Explain how specific aspects of a text’s illustrations contribute to what is conveyed by the words in a story (e.g., create mood, emphasize aspects of a character or setting)
CCSS.ELA-Literacy.RI.4.3. Explain events, procedures, ideas, or concepts in a historical, scientific, or technical text, including what happened and why, based on specific information in the text.
CCSS.ELA-Literacy.RI.4.4. Determine the meaning of general academic and domain-specific words or phrases in a text relevant to a grade 4 topic or subject area.
CCSS.ELA-Literacy.RI.4.8. Explain how an author uses reasons and evidence to support particular points in a text.
CCSS.ELA-Literacy.RI.6.3. Analyze in detail how a key individual, event, or idea is introduced, illustrated, and elaborated in a text (e.g., through examples or anecdotes).
|CCSS.ELA-Literacy.RI.1.4. Ask and answer questions to help determine or clarify the meaning of words and phrases in a text.
CCSS.ELA-Literacy.RI.6.4. Determine the meaning of words and phrases as they are used in a text, including figurative, connotative, and technical meanings.
CCSS.ELA-Literacy.RI.6.8. Trace and evaluate the argument and specific claims in a text, distinguishing claims that are supported by reasons and evidence from claims that are not.
CCSS.ELA-Literacy.RL.7.9 Compare and contrast a fictional portrayal of a time, place, or character and a historical account of the same period as a means of understanding how authors of fiction use or alter history.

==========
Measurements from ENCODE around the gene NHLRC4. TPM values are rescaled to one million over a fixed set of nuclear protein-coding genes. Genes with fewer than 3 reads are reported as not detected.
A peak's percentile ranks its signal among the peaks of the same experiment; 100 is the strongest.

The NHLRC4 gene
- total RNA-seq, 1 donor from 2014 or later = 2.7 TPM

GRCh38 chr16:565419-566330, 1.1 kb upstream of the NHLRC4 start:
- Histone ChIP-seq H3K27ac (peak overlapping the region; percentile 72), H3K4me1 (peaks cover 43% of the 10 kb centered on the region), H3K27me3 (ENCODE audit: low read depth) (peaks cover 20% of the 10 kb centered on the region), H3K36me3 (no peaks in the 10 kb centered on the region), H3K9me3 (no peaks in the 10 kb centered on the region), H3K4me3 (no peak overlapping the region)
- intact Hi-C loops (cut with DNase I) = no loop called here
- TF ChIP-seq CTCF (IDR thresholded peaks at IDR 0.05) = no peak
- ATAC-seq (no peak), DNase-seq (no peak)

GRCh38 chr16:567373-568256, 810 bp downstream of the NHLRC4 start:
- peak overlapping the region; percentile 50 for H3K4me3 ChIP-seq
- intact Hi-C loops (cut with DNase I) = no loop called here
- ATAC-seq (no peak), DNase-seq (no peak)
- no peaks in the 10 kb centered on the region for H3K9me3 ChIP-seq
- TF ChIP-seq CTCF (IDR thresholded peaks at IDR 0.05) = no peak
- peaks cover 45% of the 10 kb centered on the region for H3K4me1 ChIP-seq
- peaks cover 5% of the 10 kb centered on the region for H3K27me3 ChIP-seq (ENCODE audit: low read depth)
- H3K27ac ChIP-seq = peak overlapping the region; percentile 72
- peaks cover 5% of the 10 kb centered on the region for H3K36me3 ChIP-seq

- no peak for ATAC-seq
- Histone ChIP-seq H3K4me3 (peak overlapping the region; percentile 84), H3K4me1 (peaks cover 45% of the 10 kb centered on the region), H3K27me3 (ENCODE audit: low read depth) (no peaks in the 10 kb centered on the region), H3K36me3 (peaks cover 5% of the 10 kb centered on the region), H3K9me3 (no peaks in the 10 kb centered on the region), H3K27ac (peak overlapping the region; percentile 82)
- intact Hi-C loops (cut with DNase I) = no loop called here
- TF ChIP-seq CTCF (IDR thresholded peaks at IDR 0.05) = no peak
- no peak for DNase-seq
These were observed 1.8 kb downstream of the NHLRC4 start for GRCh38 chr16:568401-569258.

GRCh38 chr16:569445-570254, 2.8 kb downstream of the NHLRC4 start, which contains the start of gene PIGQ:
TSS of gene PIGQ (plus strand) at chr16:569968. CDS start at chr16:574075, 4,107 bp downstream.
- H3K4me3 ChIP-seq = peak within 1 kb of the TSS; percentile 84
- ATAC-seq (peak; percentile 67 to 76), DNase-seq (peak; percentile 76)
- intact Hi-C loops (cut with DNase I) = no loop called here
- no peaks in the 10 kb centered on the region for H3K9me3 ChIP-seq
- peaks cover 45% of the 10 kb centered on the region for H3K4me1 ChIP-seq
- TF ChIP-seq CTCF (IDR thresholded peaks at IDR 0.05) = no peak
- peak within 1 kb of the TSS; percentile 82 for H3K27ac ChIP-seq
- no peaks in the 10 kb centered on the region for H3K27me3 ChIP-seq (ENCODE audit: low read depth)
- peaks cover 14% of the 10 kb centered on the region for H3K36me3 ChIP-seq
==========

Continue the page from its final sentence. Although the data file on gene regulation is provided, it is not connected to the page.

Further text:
CCSS.ELA-Literacy.RI.8.2 Determine a central idea of a text and analyze its development over the course of the text, including its relationship to supporting ideas; provide an objective summary of the text.
CCSS.ELA-Literacy.RH.9-10.6 Compare the point of view of two or more authors for how they treat the same or similar topics, including which details they include and emphasize in their respective accounts.
How easy it is to apply these to historical fiction and literary nonfiction! Not sure how? Take a look at some resources online, such as the landing page for Booklist’s, Book Links’, Quick Tips’ CCSS printable resources or School Library Journal’s series on Nonfiction Mentor texts (scroll down to the periodicals section). You don’t always need to start from scratch. The Bookends blog outlined Common Core Connections for the above-mentioned Beyond Courage, by Rappaport, and The Nazi Hunters, by Bascomb. (Both of these titles are included in this month’s World War II Themed Booklist.) Publishers’ often provide Teaching Guides, with CCSS-aligned discussion questions, such as these for Rose Under Fire and Invasion, both of which are on our World War II-Fiction Themed Booklist.
There are many blogs dealing with literacy and social studies. Two posts I found, dealing specifically with books about World War II, are War Stories: Examining World War II Through the Lens of the Novel, posted by Keith Schoch on How to Teach a Novel blog, and Guide to Books for Young Readers about World War II… and Other Interesting Bits on The Children’s War blog.
Looking at resources such as these will help librarians, teachers, and curriculum leaders feel more comfortable in choosing trade books to teach social studies and in writing curriculum using them. Standards based instruction doesn’t have to be limited or dry. Literary and informational texts add spice to social studies units, K-12. Work with your teachers and curriculum leaders to build them back into your units. Schedule workshops, prepare booklists, suggest coteaching opportunities, and offer coffees in the library to showcase great books for social studies themes and concepts. Then happily observe the enhanced learning and reading!